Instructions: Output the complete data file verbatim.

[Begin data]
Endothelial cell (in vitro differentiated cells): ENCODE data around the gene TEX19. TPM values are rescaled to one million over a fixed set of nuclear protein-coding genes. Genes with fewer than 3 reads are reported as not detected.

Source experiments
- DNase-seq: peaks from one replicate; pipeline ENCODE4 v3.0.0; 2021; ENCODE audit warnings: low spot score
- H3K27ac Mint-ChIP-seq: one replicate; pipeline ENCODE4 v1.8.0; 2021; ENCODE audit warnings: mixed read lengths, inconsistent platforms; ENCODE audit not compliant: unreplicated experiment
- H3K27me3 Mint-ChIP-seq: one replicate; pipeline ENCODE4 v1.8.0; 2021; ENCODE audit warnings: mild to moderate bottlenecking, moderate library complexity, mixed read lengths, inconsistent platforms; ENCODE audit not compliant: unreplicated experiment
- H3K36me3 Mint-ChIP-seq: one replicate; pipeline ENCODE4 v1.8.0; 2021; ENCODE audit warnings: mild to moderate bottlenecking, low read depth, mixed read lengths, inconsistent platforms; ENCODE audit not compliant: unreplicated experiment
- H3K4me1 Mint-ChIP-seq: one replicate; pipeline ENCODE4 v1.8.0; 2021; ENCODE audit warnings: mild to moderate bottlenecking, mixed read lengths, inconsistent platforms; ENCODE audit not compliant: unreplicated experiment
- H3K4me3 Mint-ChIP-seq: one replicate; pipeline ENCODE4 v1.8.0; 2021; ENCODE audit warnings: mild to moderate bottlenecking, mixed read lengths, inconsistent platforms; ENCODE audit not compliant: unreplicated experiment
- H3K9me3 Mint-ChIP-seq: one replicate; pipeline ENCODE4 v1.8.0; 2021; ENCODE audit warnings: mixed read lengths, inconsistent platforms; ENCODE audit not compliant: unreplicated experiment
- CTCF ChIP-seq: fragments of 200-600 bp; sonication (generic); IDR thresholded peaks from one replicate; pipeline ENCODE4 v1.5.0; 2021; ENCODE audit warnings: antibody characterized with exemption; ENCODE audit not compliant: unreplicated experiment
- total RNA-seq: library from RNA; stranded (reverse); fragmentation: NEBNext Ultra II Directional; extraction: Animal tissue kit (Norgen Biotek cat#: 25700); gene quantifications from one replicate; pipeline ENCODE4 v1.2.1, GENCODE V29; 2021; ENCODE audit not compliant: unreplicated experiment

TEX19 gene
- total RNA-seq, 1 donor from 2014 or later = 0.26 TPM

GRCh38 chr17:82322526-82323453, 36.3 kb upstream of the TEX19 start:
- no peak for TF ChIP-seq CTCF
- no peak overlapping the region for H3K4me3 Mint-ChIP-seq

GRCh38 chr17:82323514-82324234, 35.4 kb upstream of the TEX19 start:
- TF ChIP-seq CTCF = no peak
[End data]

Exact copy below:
Endothelial cell (in vitro differentiated cells): ENCODE data around the gene TEX19. TPM values are rescaled to one million over a fixed set of nuclear protein-coding genes. Genes with fewer than 3 reads are reported as not detected.

Source experiments
- DNase-seq: peaks from one replicate; pipeline ENCODE4 v3.0.0; 2021; ENCODE audit warnings: low spot score
- H3K27ac Mint-ChIP-seq: one replicate; pipeline ENCODE4 v1.8.0; 2021; ENCODE audit warnings: mixed read lengths, inconsistent platforms; ENCODE audit not compliant: unreplicated experiment
- H3K27me3 Mint-ChIP-seq: one replicate; pipeline ENCODE4 v1.8.0; 2021; ENCODE audit warnings: mild to moderate bottlenecking, moderate library complexity, mixed read lengths, inconsistent platforms; ENCODE audit not compliant: unreplicated experiment
- H3K36me3 Mint-ChIP-seq: one replicate; pipeline ENCODE4 v1.8.0; 2021; ENCODE audit warnings: mild to moderate bottlenecking, low read depth, mixed read lengths, inconsistent platforms; ENCODE audit not compliant: unreplicated experiment
- H3K4me1 Mint-ChIP-seq: one replicate; pipeline ENCODE4 v1.8.0; 2021; ENCODE audit warnings: mild to moderate bottlenecking, mixed read lengths, inconsistent platforms; ENCODE audit not compliant: unreplicated experiment
- H3K4me3 Mint-ChIP-seq: one replicate; pipeline ENCODE4 v1.8.0; 2021; ENCODE audit warnings: mild to moderate bottlenecking, mixed read lengths, inconsistent platforms; ENCODE audit not compliant: unreplicated experiment
- H3K9me3 Mint-ChIP-seq: one replicate; pipeline ENCODE4 v1.8.0; 2021; ENCODE audit warnings: mixed read lengths, inconsistent platforms; ENCODE audit not compliant: unreplicated experiment
- CTCF ChIP-seq: fragments of 200-600 bp; sonication (generic); IDR thresholded peaks from one replicate; pipeline ENCODE4 v1.5.0; 2021; ENCODE audit warnings: antibody characterized with exemption; ENCODE audit not compliant: unreplicated experiment
- total RNA-seq: library from RNA; stranded (reverse); fragmentation: NEBNext Ultra II Directional; extraction: Animal tissue kit (Norgen Biotek cat#: 25700); gene quantifications from one replicate; pipeline ENCODE4 v1.2.1, GENCODE V29; 2021; ENCODE audit not compliant: unreplicated experiment

TEX19 gene
- total RNA-seq, 1 donor from 2014 or later = 0.26 TPM

GRCh38 chr17:82322526-82323453, 36.3 kb upstream of the TEX19 start:
- no peak for TF ChIP-seq CTCF
- no peak overlapping the region for H3K4me3 Mint-ChIP-seq

GRCh38 chr17:82323514-82324234, 35.4 kb upstream of the TEX19 start:
- TF ChIP-seq CTCF = no peak